Maine in February? Brave Texans Say Yes

Pomegranate Inn sign

You know when you’re cruising 70 MPH down the highway, and without warning a strong wind shoves your car in the next lane, like your weightless?

This was our experience flying to Maine in Northeastern winter winds. Except there was no steering wheel I could control, and we tossed around thousands of feet in the sky looking down on this:

view of Maine from plane

Don’t be fooled. This photo looks serene; the experience was anything but. Funny how on the ground a plane looks large, heavy, untouchable…and how in the air it feels more like a rickety metal death-trap.

It didn’t help that the guy in front us kept cracking jokes about the plane crashing.

I seriously wanted to set his red hair on fire.

Clutching the seat back in front of me with my head hanging between my arms, this is the moment I began to think Maine in February was a bad idea. A very bad idea.

But like a champ, I overcame the trauma of my near-death experience, and Portland, Maine turned out to be a pretty dang good vacation thanks to The Pomegranate Inn—a bed and breakfast that serves up a 2-course gourmet brunch, whimsical decor, and quiet comfort.

The Pomegranate Inn
I always found bed and breakfasts to be privacy-less and a little bit creepy, but The Pomegranate proved me wrong.

This once-a-house-but-now-an-inn has retained the class and charm I’m sure it’s 1884 home owners intended to capture. Your every step echoes in its hollow wood floors, letting you forget—at least for a moment—that it’s the 21st century.

Pomegranate Inn signthe front of Pomegranate Inn

Practically a shrine of contemporary art, The Pomegranate oozes colors, texture, curiosities, and a never-ending supply of wonderfully mismatched odds and ends.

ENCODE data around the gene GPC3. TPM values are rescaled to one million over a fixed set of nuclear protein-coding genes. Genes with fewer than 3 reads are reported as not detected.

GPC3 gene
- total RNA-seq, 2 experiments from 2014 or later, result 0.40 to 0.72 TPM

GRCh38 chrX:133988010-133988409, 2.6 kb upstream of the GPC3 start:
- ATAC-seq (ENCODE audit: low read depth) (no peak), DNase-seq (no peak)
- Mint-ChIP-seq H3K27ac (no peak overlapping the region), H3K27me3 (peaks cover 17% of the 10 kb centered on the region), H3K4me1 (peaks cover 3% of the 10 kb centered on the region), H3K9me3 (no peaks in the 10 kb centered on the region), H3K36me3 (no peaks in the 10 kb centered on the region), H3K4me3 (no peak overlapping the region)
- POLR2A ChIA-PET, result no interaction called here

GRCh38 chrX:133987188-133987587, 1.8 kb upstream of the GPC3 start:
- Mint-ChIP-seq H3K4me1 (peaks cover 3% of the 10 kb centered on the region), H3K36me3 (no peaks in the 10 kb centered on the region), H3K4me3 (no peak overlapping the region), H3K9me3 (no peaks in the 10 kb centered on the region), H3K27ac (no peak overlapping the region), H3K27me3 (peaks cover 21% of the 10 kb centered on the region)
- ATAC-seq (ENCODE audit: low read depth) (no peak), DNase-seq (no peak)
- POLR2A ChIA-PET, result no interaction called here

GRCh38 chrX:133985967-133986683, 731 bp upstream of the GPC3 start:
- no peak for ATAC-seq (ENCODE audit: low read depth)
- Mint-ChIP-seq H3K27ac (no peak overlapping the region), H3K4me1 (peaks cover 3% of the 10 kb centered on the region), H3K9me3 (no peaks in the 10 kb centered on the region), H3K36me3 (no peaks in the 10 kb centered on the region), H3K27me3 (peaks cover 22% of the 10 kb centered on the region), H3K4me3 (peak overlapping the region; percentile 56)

Eclectic and cluttered, but not junkie.

Read more about Pomegranate’s art.

IMG_4188IMG_4175couch in front of windowpillows and cowhide on couchcup coastertile floorGlass grapeswindow at bottom of staircaseshelf with faux pomegranatecup coasters on yellow tablestack of books

Good Eats
I’ve never loved 4PM as much as I did in Maine. On time every day, hot coffee, fresh chef-made cookies, and a roaring fire promised a safe-haven from sightseeing in 20-degree wind chill.

I could practically hear cow bells ringing me in for snack time.

IMG_4240IMG_4250IMG_4246The Art of Breakfast bookThe Art of Breakfast by Dana Moos, our inn keeper and (truly) humble chef. Highly approachable, conversational, and warm-hearted, Dana is as lovely and classy as she is talented.

Finding humility in successful artists is a breath of fresh air.

Dana taught me that cheese blintz soufflé is the socially acceptable way to say “cake for breakfast.”Souffle and bacon

Our Room
Room #8: the original master suite of the 19th-century home and the largest of Pomegranate’s eight rooms. It features a gas fireplace and separate sitting room surrounded by extra large windows with second-floor views. Warm, cozy, and by far Pomegranate’s best room for a couple’s getaway.

Swoon over the other seven rooms.

IMG_4239Room number eight
(Click for larger view.)

the bedfireplaceAsian figurinebrass light fixtureBj in sitting roomBJ, husband of the century. He’s like a lumberjack. A real man’s man. Gotta love him.

BJ sitting in front of windowstwo upside-down wine glassescrystal door knobvase sitting on wooden chest

rug and radiator

Dream bathroom. White-washed walls, floors, and fixtures with pops of color in the rug and art.

See that radiator above? That bad boy supports a marble slab that heats high enough to warm your towels while you shower. Divine.

bright art in bathroom1884 mirror and light fixtures1884 sink

Around The Port and City
Snapshots of Hobson’s Wharf, Kenebunkport, and Portland Headlight. Nothing freezes fingers better than icy winds rolling off the coast. Totally worth the photos.

 number three painted on boat poledocked boat sitting in waterdocked boatfront of boat with water backgroundLongfellow Square signlobster roll and french friesTraditional lobster roll from Becky’s Diner. Let’s face it—this is why you visit Maine.

lighthouse tour mapsign that reads shipwreckedhouse on coastpanorama of KenebunkportFort Gorgeslighthouselighthouse windowlighthouseSarah and BJ Linden

Wind-chapped and happy. Would we go back? Absolutely. In the summertime.

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10 thoughts on “Maine in February? Brave Texans Say Yes

    • You’ve got to go! Most other vacationers we met were from other Northeastern states, like yourself. 🙂 You’d love it. Thanks for the comment!

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